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Takeaways from the Dallas Cowboys Week 1 Loss

The 2021 NFL season has officially begun, and for Dallas Cowboys fans, it was an encouraging night, for the most part. Dallas did ultimately lose to the reigning Super Bowl champs on a late-game drive. Still, Dak Prescott put together a would-be game-winning drive of his own, as part of an incredible performance in his return to the gridiron. Overall, this offense looked unstoppable for most of the night, and the defense collected four turnovers.

Yes, it stings a bit that to see a clear push-off go uncalled on the final drive, especially given that the Cowboys had it called against them the year before in their opener against the LA Rams on a potential game-winning drive. However, fans of America’s Team should come away from this game with high expectations for the season. One can argue there is no such thing as a moral victory in professional sports, but when a team comes out of a loss with more confidence in their ability than they had going in, it’s been a good night.

Let’s take a closer look at the good and the bad from the Dallas Cowboys loss in Week 1.

dak prescott dallas cowboys
Credit: Hannah Foslien/Getty Images

Takeaways From the Dallas Cowboys Week 1 Loss

The Good:

Dallas Cowboys Passing Game

Dak Prescott is getting the bulk of the love, and deservedly so after completing 72.4 percent of his passes on 58 attempts. He made very few poor decisions on the night, with a sack he took late in the first half and a near-interception on a throw to Blake Jarwin over the middle being the only flaws.

Still, the credit has to go out to the entire offense. Tyron Smith looks like he’s back to making his case for a post-career trip to Canton, and La’el Collins had very few issues opposite of him after missing all of 2020. The interior of this offensive line had a few hiccups but won much more often than they lost on the night. That is saying something given how dominant Vita Vea can be when healthy.

Say what you want about Ezekiel Elliott’s lack of involvement running the football (and we will get to that), but he was outstanding in pass protection. Amari Cooper, CeeDee Lamb and Michael Gallup won consistently throughout the night, although Lamb had a few costly drops and Gallup did leave in the second half with an injury.

On top of that, the rest of the Cowboys’ pass-catchers were one throw short of being perfect on the night. I’ll repeat that. Dalton Schultz (6), Tony Pollard (4), Cedrick Wilson (3) and Elliott (2) caught every pass thrown their way, while Jarwin caught three of his four targets.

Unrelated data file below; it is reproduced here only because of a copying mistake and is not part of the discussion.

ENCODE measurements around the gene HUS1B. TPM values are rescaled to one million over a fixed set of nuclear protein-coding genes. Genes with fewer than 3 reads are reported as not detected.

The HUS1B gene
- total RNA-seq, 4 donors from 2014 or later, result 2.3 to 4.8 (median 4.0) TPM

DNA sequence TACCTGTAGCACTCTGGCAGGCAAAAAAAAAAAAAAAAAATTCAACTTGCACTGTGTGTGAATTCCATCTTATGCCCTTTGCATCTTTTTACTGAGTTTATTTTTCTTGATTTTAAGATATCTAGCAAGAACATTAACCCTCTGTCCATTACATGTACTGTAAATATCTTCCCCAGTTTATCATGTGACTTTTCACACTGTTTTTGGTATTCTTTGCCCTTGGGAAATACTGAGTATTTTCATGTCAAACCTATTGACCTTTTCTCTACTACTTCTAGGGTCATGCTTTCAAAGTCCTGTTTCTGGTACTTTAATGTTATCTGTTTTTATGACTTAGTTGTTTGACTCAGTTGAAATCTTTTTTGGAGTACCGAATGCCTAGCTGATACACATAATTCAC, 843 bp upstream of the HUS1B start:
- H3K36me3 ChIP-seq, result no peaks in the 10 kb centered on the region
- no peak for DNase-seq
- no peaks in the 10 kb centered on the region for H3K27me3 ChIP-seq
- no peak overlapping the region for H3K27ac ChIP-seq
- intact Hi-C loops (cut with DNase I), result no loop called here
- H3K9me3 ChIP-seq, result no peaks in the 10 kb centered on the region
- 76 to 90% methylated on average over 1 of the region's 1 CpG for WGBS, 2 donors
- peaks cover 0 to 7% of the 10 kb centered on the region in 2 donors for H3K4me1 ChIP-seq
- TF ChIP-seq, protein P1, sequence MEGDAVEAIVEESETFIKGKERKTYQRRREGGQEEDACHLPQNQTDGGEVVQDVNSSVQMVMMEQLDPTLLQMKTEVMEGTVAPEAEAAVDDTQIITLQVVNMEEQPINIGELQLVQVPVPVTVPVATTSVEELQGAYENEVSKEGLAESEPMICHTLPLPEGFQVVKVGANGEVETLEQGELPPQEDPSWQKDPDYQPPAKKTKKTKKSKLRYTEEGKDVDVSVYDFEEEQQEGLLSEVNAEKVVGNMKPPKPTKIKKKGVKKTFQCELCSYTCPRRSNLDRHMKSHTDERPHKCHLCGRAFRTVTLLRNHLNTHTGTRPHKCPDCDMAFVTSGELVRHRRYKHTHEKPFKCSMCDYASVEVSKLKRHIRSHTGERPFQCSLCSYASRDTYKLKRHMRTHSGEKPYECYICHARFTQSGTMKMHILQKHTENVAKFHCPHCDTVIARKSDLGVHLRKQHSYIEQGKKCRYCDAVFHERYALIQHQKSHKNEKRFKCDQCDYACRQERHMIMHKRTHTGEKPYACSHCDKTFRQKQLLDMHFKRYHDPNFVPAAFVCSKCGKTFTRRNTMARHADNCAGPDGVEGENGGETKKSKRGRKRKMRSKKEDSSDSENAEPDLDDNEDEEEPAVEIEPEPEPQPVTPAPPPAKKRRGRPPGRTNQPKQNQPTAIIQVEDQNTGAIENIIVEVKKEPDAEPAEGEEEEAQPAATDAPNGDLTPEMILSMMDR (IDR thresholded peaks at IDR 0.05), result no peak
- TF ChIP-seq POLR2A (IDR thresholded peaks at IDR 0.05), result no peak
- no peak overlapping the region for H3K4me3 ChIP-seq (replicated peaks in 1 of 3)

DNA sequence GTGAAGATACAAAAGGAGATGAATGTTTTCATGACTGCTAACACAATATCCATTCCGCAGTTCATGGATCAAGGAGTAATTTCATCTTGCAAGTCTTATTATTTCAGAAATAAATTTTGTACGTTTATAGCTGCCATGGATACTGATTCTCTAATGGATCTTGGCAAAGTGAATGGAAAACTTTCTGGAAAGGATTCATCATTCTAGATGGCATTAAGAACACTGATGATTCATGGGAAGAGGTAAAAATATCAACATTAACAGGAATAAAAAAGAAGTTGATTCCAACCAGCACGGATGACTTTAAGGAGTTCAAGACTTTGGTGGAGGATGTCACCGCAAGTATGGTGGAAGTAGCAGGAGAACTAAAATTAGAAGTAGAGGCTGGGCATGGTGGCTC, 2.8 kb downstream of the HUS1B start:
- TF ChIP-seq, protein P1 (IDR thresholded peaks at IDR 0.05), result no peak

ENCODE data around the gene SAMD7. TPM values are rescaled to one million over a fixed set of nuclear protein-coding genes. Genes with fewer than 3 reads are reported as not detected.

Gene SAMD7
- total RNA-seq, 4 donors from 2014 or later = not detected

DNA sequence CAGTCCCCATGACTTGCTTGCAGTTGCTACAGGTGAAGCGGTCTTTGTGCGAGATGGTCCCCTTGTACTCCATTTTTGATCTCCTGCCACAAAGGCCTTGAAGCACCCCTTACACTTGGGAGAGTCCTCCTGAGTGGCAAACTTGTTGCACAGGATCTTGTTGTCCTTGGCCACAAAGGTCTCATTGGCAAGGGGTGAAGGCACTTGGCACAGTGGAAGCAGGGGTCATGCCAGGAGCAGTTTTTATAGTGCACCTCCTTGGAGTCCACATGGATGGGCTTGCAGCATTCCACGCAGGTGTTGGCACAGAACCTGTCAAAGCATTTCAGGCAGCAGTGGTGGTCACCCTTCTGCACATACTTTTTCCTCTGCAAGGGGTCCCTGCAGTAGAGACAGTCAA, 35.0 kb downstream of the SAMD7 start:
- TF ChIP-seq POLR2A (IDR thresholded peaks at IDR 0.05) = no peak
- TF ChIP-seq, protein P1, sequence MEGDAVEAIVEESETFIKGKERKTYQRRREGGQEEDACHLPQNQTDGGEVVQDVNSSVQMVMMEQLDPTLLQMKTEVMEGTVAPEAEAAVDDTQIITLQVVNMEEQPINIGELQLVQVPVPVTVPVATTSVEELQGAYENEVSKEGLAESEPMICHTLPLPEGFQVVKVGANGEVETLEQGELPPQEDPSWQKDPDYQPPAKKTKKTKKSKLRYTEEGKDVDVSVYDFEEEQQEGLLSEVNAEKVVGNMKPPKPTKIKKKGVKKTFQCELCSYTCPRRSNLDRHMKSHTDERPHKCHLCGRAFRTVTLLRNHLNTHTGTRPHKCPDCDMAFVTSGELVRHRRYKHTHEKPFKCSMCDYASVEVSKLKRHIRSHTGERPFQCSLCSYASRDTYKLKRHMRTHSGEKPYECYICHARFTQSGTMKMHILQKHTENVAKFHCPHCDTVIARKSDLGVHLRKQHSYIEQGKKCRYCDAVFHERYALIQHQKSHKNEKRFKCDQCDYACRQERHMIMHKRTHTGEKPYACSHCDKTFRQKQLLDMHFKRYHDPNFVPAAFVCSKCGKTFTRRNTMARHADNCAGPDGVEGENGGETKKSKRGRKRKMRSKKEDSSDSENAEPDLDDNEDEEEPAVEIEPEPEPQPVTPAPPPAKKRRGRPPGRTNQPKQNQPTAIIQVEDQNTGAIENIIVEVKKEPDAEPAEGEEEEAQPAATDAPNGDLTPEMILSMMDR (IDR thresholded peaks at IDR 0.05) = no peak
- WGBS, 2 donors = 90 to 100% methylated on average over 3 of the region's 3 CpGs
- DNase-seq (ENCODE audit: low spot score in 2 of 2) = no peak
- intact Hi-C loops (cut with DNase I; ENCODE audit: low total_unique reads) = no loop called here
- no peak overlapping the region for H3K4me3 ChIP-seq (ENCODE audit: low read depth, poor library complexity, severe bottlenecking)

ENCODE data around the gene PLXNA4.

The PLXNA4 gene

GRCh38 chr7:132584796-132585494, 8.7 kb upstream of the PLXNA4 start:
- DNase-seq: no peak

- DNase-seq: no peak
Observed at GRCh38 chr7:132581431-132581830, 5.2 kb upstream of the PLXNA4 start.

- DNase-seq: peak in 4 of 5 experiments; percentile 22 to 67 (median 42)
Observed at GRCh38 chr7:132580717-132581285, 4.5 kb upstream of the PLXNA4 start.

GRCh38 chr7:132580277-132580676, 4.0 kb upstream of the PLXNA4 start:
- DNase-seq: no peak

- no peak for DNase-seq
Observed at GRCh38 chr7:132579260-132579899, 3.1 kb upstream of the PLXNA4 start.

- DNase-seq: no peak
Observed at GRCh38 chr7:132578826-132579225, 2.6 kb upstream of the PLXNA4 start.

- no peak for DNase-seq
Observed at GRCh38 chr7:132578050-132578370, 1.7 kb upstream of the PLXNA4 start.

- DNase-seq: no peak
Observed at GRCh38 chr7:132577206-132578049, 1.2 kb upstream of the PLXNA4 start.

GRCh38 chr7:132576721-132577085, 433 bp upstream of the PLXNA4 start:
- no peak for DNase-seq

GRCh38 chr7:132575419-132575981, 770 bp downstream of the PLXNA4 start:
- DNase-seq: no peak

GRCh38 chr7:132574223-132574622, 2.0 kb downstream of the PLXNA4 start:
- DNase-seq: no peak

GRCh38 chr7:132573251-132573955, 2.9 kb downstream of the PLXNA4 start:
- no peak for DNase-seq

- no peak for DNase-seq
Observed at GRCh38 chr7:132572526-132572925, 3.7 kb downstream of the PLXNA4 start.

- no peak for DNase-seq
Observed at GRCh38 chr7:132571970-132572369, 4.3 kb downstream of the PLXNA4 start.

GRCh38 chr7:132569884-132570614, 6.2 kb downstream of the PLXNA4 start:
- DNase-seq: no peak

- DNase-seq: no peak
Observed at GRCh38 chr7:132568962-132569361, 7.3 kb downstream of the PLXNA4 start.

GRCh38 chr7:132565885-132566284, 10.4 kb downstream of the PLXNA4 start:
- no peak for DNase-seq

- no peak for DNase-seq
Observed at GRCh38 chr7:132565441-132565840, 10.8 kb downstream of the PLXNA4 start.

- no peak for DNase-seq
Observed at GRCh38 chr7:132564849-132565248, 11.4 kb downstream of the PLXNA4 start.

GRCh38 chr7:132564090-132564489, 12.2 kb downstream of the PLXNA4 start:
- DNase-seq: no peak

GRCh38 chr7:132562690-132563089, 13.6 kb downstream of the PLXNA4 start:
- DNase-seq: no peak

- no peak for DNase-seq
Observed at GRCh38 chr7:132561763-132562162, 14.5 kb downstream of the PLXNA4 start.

That’s a heck of a performance against a talented defense, and it should strike fear into every defensive coordinator left on Dallas’ schedule.

Kellen Moore

Let’s not forget about Moore, who had an exceptional game calling plays, as far as the pass is concerned. I’ll address the rushing attack (or lack thereof) later, but Moore was sensational on this night.

Not only were the play designs creative, but so were the personnel packages. We saw Elliott and Pollard in the game quite a bit in the first half. There were also some terrific route combinations designed to open up a specific player that helped the Cowboys go 9-17 on third downs.

The Cowboys also dominated the time of possession by nearly nine minutes, which will be the defense’s best friend if that continues in 2021. While the Cowboys didn’t run the ball that much, the screen game was very effective on the perimeter.

Moore might have had the best game of any coach on the field, and I’d be shocked if his name is not in the conversation of head coaching candidates throughout the 2021 season.

Defense Gets Four Turnovers

This had to be the biggest shocker of the night. It’s no secret that this defense is going to be Dallas’ Achilles heel in 2021. So, when they get four turnovers, it’s something to applaud.

No, the Hail Mary attempt before halftime really wasn’t a game-changer, although it seemed like Lewis might take it to the house for a second. However, two of the Cowboys’ other three takeaways were precisely that, if not all three.

DeMarcus Lawrence did an outstanding job of shedding his block and putting an accurate punch on the ball to force a fumble right after a missed field goal. Damontae Kazee also made a great play with Tampa Bay two yards from likely sealing the victory.